Dennis: —but it is like, “Hey, I think God can cover His back.”
Dennis: You know? He’s written this book—He has met people who have read this book. When they read it, He shows up and people have transformed lives.
It doesn’t mean they become perfect and have a halo. They still have struggles / I still have struggles. They’re still in process of determining what they believe about major issues in life, but the Bible explains God / it explains life—it explains who we are, and who we ought to be, and the mission we ought to be on.
Steve: This book makes some pretty bold claims. It claims it’s going to last forever. Now, if you write a book and you say, “It’s going to last forever,” you might get laughed at. It claims to be God’s Word.
Steve: You make that claim in your books. I mean—but that is some of the bold claims it makes. It makes the claim that it’s alive. Now, it’s a book; but it claims to be alive. Now, if this book is what it claims to be—if it is God’s Word—when I go and I read it, that living God shows up and He can speak to me. For us to just invite people to read it—that’s kind of our limits / we can’t go past that.
We just have to let God take it from there, and He does.
Bob: Well—and in this week, where all of our attention is around that moment in the biblical record that is the central theme of the New Testament / the death, and burial, and resurrection of Jesus—I think it’s good for us to stop and thank God for His revelation—that He has not been silent. And thank Him for the work that you guys are doing—that we have an opportunity to share with the world, in Washington, DC, starting next year, just what a remarkable book this is—it is the very word of God.
Again, let me encourage our listeners—go to our website, FamilyLifeToday.com, and click the link you find there to the Museum of the Bible website. Join Dennis and Barbara, and Mary Ann and me, and plan to have your name added to the wall at the Museum of the Bible by giving $20 to help support this effort.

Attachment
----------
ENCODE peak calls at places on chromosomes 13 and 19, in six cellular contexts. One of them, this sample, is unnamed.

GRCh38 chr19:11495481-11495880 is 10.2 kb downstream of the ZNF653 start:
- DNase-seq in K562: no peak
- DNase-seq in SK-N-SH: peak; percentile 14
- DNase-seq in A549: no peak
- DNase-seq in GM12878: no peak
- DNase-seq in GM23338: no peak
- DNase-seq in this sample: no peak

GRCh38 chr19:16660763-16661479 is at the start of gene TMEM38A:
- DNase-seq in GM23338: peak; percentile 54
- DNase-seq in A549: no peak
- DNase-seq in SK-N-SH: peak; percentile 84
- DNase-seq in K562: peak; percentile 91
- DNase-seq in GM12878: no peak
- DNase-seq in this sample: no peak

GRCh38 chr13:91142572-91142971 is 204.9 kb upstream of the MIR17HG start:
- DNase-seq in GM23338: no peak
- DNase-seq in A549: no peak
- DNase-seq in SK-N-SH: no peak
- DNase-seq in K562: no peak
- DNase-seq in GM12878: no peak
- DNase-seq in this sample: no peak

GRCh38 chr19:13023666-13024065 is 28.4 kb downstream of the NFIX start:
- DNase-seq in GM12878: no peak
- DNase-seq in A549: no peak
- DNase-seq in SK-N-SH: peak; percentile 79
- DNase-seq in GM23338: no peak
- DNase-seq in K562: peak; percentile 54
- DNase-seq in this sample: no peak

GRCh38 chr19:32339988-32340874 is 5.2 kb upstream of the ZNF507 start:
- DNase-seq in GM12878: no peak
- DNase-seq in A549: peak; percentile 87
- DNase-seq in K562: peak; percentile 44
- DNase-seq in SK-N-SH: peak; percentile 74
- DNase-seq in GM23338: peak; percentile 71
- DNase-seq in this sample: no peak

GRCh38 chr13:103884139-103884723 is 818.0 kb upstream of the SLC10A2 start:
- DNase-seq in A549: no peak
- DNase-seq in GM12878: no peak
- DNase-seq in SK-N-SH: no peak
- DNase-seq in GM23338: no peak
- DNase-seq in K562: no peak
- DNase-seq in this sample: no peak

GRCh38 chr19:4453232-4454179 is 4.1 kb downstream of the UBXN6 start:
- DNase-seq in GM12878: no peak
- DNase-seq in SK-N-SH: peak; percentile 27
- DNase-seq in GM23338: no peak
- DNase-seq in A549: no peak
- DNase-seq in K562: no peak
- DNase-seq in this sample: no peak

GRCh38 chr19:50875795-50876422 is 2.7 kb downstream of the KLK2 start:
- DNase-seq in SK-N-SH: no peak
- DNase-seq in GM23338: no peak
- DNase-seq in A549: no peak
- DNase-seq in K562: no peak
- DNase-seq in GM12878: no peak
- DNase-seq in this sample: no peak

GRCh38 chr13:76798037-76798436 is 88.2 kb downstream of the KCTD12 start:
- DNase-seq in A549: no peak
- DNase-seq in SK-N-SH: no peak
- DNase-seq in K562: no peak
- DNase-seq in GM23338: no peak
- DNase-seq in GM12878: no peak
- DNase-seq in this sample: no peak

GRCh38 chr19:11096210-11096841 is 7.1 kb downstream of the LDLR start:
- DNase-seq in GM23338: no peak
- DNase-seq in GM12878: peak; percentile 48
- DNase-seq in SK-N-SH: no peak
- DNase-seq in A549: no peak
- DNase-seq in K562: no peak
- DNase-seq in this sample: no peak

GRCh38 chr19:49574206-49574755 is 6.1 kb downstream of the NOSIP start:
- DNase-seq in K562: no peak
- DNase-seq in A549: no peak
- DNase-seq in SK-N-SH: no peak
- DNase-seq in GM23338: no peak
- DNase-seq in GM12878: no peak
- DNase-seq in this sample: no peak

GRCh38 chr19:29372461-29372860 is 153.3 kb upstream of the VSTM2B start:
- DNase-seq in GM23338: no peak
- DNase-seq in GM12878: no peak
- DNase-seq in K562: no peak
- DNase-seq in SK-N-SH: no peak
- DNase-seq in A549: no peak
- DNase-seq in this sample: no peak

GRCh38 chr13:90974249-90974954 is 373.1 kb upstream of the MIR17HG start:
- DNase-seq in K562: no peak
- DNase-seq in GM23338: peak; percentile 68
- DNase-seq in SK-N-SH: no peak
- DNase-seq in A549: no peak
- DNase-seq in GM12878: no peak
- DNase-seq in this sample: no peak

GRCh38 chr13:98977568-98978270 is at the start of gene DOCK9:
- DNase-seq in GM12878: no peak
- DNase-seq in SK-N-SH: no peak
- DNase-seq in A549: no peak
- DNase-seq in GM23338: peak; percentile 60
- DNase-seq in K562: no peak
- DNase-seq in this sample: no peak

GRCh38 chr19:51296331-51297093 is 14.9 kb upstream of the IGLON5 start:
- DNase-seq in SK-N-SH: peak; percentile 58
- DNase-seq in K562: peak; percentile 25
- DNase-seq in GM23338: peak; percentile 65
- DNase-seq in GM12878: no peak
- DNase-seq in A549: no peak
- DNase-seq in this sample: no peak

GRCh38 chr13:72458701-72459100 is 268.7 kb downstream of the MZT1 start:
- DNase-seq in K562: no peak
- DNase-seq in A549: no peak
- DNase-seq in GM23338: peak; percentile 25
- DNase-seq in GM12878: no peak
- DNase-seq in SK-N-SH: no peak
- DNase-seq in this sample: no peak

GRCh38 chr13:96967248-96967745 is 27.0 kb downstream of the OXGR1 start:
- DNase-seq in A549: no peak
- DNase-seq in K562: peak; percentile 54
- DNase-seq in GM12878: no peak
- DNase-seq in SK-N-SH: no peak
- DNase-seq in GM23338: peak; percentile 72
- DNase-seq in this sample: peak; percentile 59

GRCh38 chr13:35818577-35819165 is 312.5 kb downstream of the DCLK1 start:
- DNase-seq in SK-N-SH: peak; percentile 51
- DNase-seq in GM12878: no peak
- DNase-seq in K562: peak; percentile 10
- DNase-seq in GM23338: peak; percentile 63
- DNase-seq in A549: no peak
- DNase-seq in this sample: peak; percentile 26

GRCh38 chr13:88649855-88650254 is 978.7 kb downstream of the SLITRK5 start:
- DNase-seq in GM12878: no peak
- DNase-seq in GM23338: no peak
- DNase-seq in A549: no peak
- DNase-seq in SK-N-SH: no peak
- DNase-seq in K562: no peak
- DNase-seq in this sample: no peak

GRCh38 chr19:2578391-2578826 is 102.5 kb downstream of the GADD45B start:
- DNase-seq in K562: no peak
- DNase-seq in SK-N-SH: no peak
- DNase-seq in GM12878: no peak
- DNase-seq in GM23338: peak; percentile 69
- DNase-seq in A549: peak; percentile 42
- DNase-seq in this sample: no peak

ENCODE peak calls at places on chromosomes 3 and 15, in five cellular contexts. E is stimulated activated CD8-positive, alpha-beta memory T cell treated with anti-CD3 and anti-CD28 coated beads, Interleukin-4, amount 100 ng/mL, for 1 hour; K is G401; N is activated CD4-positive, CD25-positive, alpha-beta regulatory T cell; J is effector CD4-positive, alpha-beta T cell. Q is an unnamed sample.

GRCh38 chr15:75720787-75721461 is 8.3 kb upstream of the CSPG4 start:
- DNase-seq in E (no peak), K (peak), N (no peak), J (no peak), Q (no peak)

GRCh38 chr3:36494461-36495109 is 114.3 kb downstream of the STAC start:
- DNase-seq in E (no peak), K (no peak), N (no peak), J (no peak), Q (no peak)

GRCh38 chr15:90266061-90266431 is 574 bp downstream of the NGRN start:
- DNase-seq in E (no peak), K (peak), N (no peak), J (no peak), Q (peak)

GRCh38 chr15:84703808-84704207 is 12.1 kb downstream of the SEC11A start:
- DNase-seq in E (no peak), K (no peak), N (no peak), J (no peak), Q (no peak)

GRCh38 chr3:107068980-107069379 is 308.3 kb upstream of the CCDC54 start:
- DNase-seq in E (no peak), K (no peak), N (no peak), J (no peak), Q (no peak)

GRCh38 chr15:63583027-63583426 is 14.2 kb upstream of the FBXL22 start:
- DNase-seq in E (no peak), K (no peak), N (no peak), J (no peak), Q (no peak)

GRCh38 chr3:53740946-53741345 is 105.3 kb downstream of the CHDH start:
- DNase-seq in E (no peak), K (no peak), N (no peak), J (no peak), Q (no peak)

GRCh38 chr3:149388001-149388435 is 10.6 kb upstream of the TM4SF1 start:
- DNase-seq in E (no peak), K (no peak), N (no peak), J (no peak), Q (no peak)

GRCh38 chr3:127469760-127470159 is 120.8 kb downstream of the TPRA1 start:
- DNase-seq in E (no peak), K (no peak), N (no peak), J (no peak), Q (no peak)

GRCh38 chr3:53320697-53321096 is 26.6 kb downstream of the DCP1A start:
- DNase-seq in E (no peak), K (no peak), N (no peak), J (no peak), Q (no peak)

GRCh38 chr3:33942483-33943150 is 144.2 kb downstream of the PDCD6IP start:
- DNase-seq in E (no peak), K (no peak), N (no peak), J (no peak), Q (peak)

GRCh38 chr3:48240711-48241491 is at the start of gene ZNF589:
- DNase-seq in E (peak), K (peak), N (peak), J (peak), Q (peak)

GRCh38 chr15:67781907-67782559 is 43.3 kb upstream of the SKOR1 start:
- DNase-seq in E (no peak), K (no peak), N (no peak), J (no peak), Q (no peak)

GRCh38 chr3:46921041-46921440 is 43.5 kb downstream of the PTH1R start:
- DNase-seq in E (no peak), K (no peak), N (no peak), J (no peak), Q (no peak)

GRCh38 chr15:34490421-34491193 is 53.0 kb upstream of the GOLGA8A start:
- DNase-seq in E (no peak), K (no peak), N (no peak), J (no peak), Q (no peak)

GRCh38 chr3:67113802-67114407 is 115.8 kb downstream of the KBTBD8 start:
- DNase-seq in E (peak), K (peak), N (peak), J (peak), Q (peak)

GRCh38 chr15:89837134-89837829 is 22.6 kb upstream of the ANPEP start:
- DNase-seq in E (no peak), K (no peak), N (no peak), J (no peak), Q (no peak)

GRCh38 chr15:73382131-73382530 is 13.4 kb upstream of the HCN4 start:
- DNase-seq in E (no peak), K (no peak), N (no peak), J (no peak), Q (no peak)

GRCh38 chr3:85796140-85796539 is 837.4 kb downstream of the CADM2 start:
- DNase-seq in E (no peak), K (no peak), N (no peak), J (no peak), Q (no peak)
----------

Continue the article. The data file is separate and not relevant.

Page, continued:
Again, go to FamilyLifeToday.com and look for the link for the Museum of the Bible.
We need to wish some friends of ours a “Happy anniversary!” today. Today is the 25th wedding anniversary / the silver anniversary for Paul and Maryanne Pitre, who live in Tampa, Florida—married on this day in 1991. They’ve been to a Weekend to Remember®. They help support the ministry of FamilyLife Today as donors. We appreciate you guys partnering with us, here in this ministry; and “Congratulations!” on your 25th anniversary.
I think a lot of our listeners know by now this is our 40th anniversary as a ministry—FamilyLife began in 1976. As we celebrate our 40th anniversary this year, we want our focus to be on all the anniversaries that have happened because of how God has used the ministry of FamilyLife in people’s lives over the years.
With that in mind, we’d love to share with you some anniversary ideas on how you could make this your best anniversary year ever. Go to our website, FamilyLifeToday.com, and leave us your anniversary date. About a month before your anniversary rolls around, we’ll start sharing with you some hints / some suggestions on how you can make this a special celebration for the two of you, as a couple, this year. Again, go to FamilyLifeToday.com; or you can call to give us your anniversary at 1-800-FL-TODAY.
And if you’re able to help with a donation today to support the ministry of FamilyLife, we’d like to say, “Thank you,” by sending you a book called Becoming a Spiritually Healthy Family: Avoiding the 6 Dysfunctional Parenting Styles. The book is our gift to you when you go to FamilyLifeToday.com to make a donation; or you call 1-800-FL-TODAY—make a donation over the phone and request your copy of the book—or you can mail your request for the book, along with your donation, to FamilyLife Today at PO Box 7111, Little Rock, AR; our zip code is 72223.
Now, tomorrow, we’re going to continue to find out more about the Museum of the Bible—hear about the plans that the designers have in mind for this museum. Hope you can tune in for that.
I want to thank our engineer today, Keith Lynch, along with our entire broadcast production team. On behalf of our host, Dennis Rainey, I’m Bob Lepine. We will see you back next time for another edition of FamilyLife Today.
FamilyLife Today is a production of FamilyLife of Little Rock, Arkansas. Help for today. Hope for tomorrow.